Saddle - The Horse Forum
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post #1 of 7 Old 03-31-2020, 05:25 PM Thread Starter
Foal
 
Join Date: Jan 2020
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Saddle

I found this saddle listed online for $40. I've never ridden English but would like to mess around with jumping a bit. What size saddle is these (for the horse and person) would it work for some light jumping? Does it look in good condition? How much would it cost to buy used cinch and stirrups?
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LunaNova is offline  
post #2 of 7 Old 03-31-2020, 05:28 PM
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Impossible to know the size from a photo. It looks like a pretty low quality saddle, judging from the leather. would you throw a $40 Western saddle on your horse?
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post #3 of 7 Old 04-01-2020, 10:09 AM
Yearling
 
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You would need to measure it to determine seat size and gullet width. It looks like it is quite narrow - I saw a picture of your horse (if you intend to use it on the horse you posted), and I think this saddle would be far too narrow for him.

Usually you get what you pay for (although sometimes there are some good deals to be had). With older saddles like this you want to make sure the tree has not been compromised and the saddle is balanced. Many of these older/cheaper english saddles will cause pressure points on your horses back - so any saddle you buy you must ensure it fits correctly.
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post #4 of 7 Old 04-01-2020, 10:58 AM
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Based on the look of the saddle and some of the design features this saddle is old, as in really old.
The padding under the seat is squashed and no support or protection for any horses back let alone help to seat balance the rider when astride.
The pommel area of the saddle appears to be spread wider than would be normally seen in a saddle from this era I think.
"Warmbloods", aka draft horse x with something else were not done years ago.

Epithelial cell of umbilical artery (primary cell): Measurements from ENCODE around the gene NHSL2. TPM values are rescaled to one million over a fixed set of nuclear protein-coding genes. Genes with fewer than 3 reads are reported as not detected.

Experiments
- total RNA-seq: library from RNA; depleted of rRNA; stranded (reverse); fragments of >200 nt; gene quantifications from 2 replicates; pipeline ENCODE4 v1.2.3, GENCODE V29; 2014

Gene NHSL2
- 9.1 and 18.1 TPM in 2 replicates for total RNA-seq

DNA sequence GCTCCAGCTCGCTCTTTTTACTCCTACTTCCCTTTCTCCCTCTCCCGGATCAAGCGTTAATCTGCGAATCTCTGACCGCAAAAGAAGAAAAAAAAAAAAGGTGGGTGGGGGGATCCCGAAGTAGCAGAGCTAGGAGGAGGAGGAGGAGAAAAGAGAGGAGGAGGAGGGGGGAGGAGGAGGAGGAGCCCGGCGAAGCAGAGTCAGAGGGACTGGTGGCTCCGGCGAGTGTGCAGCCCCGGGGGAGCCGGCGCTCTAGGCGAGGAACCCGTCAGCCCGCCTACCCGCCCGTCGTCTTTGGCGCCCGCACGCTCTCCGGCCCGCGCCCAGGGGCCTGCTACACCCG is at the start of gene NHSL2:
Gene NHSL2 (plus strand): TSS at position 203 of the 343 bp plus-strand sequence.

Many rode Thoroughbreds and Quarter Horses bones horses and a saddle this wide...no, not as usual.
What a really wide pommel, spread tree can mean is a cracked tree head = bad, very bad to your horse.
Please make very sure you check that saddle for tree integrity for your horses back and your safety astride.
As for size... this is a old style A/P {all-purpose} saddle by its appearance.
I would guess at 16.5 - 17" seat at most...
This is how you measure the seat size on a English saddle of any specialty discipline...

From button in front to center top of the cantle, that is a slight angle.
This is a easily understood tutorial from Dover Saddlery that might help you determine what size saddle you need and maybe a style to enjoy and start riding in...
https://www.doversaddlery.com/how-to...a-rider/a/519/
To measure a English is slightly different than a western as you see.
The saddle you shared with us...I would be very hesitant to put on my horse with how it appears, sorry.
...

The worst day is instantly better when shared with my horse.....
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post #5 of 7 Old 04-01-2020, 11:05 AM
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I would pass unless you can check it in person.

The wrinkles in the seat *may* indicate a broken tree.

The others gave his things to consider, too
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post #6 of 7 Old 04-03-2020, 10:15 AM
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I would also say this saddle will not put you in a good position. It looks impossible to ride in for anyone with experience, let alone someone coming from a western background.

Hard pass.

Also I can't not say - Jumping is not something to 'mess around' with. It's dangerous to you and your horse when done incorrectly. I highly recommend getting an instructor if you're serious about learning how to hop over even little things.
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post #7 of 7 Old 04-11-2020, 01:03 PM
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I would like to say, I would recommend getting the size of both the saddle and the gullet. The saddle looks uncomfortable and seems as it would put you in a weird position. I would pass on it to be honest.
Quote:
Originally Posted by Interstellar View Post
Also I can't not say - Jumping is not something to 'mess around' with. It's dangerous to you and your horse when done incorrectly. I highly recommend getting an instructor if you're serious about learning how to hop over even little things.
Agreed. Jumping is hard and can be deadly if done incorrectly. I recommend that you get an instructor if you are serious about jumping.
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